Creative Director Miyako Nakamura on Motherhood, Her Work, and How the Two Influence Each Other
May 10, 2018 | Filed in: miyako's mood board
Here at MM, we’ve loved watching our co-workers become mothers over the years. In honor of Mother’s Day, we chatted with our brilliant creative director Miyako about how having her daughter Koh (who is now two!) changed her perspective on work, her childhood, and her relationship with her own mother—who happens to be the namesake for our beloved Etsuko dress.
How did you feel about Mother’s Day before you had your daughter?
I joke sometimes that I was a bad daughter—I wasn’t always very enthusiastic about celebrating anniversaries or holidays like Mother’s Day. I wanted to be able to get a gift for my mother whenever I wanted to get a gift for her, not because it was a specific day to celebrate her that someone else decided on. But motherhood has changed my perspective.
I grew up feeling very well-loved, to the point where I almost took it for granted—of course mothers love their children, right? I never thought deeply about what that means or what it feels like from the other side. Now, after having my daughter, I know how powerful that love is for your child. I know what kind of anxiety that brings to you, and what kind of happiness that gives you. Through motherhood, I feel like I finally understand what it’s like to love another person so deeply, and that gave me a whole new perspective on the love and care that my mother gave me my entire life. Having my daughter has also brought me and my mother much closer in our communication. It has definitely made me much more considerate of my mother’s feelings! Now, I make a much more conscious effort to keep in close touch, and we communicate a lot more.
Your daughter will be two years old this year. How has her second year been different from her first?
I’m sure every parent says this, but I think she’s very, very unique. From the time she was very little she was a really difficult baby. I still think she is a little crazy! She can be very temperamental, but she’s definitely interesting in the way she interacts with the world. It’s an incredible experience to see your child develop their own personality.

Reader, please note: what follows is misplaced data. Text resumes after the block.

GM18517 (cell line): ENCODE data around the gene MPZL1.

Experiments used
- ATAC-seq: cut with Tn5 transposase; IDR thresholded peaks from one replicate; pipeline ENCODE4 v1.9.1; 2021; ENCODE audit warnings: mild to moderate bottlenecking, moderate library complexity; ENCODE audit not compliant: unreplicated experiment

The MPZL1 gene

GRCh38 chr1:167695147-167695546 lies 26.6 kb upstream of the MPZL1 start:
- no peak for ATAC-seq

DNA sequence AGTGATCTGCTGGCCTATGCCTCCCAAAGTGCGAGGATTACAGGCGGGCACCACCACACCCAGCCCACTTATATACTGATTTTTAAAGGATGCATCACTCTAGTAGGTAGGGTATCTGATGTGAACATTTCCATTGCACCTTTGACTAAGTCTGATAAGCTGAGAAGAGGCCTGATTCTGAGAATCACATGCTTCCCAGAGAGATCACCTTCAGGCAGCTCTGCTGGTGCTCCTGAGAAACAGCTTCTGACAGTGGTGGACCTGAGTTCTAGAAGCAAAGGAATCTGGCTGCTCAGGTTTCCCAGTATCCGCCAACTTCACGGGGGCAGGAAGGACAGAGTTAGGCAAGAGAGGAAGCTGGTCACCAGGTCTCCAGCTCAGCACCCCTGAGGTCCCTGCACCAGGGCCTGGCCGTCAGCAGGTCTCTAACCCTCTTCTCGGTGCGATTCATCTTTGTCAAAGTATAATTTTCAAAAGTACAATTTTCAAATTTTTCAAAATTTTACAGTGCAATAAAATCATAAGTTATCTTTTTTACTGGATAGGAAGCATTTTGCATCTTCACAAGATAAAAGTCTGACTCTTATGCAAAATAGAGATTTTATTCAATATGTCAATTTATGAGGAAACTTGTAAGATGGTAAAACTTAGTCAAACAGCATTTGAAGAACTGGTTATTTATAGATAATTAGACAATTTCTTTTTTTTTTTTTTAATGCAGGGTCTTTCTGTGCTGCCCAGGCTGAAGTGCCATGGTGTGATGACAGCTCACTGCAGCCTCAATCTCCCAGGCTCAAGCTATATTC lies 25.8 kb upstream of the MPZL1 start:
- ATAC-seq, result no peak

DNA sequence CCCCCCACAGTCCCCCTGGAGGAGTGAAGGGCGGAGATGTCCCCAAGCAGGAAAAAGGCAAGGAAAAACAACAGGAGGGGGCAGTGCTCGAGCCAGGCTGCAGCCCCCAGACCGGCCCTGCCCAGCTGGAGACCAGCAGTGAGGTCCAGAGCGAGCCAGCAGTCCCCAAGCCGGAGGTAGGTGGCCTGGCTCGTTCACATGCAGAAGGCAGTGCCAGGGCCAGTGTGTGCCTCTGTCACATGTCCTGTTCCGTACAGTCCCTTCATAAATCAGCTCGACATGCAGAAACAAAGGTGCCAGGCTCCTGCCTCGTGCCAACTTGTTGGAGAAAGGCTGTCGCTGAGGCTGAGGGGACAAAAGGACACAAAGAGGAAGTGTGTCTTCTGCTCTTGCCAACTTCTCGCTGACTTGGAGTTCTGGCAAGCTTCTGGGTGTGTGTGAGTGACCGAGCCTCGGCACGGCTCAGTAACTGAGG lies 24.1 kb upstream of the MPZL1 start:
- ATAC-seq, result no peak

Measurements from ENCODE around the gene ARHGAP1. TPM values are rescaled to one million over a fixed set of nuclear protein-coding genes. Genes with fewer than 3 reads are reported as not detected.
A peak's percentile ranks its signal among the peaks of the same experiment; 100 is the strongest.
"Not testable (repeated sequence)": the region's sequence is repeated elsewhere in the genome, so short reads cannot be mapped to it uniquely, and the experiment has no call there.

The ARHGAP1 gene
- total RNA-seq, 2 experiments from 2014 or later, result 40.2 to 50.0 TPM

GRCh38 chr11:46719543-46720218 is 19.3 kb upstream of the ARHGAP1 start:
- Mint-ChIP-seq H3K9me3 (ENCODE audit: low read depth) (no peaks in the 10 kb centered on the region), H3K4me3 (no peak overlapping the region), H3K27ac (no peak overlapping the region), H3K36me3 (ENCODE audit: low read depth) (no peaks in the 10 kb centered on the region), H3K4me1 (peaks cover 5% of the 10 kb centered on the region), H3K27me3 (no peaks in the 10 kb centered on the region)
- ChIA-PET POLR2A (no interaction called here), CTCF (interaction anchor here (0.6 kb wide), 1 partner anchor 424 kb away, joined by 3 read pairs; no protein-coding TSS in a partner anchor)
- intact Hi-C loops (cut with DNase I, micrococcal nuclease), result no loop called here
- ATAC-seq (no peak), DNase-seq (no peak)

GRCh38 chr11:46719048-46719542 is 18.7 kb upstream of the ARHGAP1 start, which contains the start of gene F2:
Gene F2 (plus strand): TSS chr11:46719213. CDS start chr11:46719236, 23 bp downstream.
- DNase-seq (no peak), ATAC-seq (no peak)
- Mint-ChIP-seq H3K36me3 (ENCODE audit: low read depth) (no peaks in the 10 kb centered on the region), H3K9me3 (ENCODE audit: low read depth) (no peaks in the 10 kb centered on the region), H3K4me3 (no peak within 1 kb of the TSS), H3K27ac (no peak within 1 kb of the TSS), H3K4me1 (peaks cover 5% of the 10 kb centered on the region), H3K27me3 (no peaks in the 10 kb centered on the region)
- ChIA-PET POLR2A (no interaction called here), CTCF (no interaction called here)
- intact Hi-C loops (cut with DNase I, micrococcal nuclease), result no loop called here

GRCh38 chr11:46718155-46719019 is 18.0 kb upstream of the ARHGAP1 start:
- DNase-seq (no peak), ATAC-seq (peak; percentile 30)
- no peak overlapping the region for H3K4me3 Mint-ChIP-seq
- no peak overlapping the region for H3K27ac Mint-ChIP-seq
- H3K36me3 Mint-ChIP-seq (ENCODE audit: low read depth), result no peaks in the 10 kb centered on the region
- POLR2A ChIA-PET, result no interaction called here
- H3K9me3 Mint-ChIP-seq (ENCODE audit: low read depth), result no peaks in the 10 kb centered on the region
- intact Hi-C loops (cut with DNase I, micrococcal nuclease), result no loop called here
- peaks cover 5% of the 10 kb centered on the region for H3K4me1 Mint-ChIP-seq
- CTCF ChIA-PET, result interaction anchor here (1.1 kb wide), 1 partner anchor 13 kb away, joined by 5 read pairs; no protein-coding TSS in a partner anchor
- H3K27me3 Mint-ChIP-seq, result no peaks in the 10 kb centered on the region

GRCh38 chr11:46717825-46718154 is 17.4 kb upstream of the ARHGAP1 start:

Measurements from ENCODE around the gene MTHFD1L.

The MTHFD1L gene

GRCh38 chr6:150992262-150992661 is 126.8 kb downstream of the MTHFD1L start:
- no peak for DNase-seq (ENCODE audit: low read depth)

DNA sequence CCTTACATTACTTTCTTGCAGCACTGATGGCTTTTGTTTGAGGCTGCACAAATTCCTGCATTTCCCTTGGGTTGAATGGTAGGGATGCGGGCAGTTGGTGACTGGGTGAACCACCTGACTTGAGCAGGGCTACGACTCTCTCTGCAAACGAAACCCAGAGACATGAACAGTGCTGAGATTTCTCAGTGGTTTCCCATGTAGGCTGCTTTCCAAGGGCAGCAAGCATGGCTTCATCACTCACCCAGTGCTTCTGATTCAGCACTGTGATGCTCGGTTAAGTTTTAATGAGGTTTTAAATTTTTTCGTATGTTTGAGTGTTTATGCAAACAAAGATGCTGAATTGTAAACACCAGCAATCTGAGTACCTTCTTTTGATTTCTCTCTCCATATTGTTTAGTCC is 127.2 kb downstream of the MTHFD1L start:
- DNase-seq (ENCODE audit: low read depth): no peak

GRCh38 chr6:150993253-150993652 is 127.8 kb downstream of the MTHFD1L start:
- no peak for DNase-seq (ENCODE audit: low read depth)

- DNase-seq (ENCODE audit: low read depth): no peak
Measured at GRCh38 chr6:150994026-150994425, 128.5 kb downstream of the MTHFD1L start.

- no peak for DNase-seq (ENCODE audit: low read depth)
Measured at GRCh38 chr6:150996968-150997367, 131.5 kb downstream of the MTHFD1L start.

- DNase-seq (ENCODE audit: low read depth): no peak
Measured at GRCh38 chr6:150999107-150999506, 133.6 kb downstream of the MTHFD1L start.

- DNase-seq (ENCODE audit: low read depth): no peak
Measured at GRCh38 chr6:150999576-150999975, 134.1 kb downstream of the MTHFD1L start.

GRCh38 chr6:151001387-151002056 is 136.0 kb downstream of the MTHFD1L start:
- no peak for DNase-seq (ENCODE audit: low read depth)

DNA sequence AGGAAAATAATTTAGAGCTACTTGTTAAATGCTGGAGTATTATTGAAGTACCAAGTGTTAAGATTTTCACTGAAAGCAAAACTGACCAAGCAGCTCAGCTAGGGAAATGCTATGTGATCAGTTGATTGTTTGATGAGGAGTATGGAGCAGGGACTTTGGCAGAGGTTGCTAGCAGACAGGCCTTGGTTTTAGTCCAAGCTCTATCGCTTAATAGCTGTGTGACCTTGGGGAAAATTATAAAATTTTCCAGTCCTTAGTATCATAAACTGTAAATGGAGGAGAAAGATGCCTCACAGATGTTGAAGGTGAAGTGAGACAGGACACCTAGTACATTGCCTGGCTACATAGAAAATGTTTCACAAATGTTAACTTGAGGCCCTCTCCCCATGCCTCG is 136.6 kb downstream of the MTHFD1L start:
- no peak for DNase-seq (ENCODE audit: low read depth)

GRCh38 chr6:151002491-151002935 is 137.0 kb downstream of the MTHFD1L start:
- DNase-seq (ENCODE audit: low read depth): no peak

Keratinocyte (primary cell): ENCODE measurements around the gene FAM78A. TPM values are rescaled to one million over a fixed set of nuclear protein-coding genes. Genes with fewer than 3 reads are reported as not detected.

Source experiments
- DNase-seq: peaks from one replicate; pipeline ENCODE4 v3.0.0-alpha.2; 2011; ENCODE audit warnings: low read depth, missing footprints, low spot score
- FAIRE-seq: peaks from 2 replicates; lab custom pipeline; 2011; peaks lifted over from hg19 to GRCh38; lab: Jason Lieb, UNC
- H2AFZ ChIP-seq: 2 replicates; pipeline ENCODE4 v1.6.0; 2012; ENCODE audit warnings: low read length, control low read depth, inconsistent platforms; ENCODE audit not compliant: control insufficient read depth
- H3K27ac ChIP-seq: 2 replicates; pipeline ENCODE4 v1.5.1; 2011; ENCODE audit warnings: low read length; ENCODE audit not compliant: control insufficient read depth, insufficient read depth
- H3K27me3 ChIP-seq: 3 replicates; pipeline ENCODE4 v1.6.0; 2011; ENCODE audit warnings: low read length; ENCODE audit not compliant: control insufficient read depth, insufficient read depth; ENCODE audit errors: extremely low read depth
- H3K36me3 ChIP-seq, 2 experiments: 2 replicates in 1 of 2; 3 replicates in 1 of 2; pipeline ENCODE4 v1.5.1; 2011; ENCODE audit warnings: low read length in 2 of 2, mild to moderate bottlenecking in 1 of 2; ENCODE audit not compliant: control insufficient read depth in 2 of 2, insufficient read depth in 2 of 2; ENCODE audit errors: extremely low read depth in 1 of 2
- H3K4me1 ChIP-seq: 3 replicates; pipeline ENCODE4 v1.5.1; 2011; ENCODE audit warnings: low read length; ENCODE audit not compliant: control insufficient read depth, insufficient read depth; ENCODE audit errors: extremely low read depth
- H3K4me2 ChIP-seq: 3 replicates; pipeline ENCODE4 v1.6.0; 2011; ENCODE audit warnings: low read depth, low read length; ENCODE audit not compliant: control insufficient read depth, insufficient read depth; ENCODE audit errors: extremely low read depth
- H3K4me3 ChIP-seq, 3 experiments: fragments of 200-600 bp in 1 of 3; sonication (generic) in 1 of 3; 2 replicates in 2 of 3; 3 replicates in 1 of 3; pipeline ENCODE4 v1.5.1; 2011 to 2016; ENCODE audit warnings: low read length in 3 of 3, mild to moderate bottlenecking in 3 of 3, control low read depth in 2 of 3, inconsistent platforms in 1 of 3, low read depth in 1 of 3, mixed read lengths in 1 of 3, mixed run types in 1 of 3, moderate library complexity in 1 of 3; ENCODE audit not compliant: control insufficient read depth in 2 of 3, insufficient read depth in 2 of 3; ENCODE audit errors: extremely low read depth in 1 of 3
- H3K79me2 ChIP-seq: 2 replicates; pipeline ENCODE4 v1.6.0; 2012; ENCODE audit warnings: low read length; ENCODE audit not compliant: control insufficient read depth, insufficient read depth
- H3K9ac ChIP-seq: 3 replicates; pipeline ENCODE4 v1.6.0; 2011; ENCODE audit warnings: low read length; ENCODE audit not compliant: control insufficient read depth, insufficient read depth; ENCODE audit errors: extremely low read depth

When I was growing up, I was told that I cried a lot as a baby, but I never thought that I was all that temperamental. So when I had my daughter, I would think to myself, “Where does she get this from?” But then my mom would be watching and she’d say, “Wow, this brings back a lot of memories. You two are exactly the same.”
Tell us about how your mother inspired you in your career.
My relationship with my mother is a big part of what brought me to MM. I grew up in a part of Japan where none of my friends left home, and she always encouraged me to think a bit bigger. In her generation, a lot of women weren’t financially independent, and I think she didn’t feel liberated because of that. So she would tell me, “Being independent is your freedom. You get to choose how you spend your life.” I have always held on to that lesson, and I felt a sense of responsibility to make my life into something meaningful, because she always gave me that support.
How do you think motherhood has impacted your work?
Before I had Koh, I would stay very late at work because I felt like I needed everything to be done a certain way—and I needed to do it myself. Now, I’ve learned to focus on what matters most and to delegate the rest. It’s interesting—at the same time I had my daughter, our design team was growing. I was able to hand off a lot of work that I had previously been very hands-on about. So it was kind of a beautiful progression from me—moving from doing everything by myself, into actual teamwork. Having my daughter helped me to make that transition more easily. Now, I still feel connected to the work. I just get it done differently, and with more help from my team.
What are your plans for Mother’s Day?
I will be spending Mother’s Day just hanging out with my daughter!
Photographs by Takahiro Ogawa.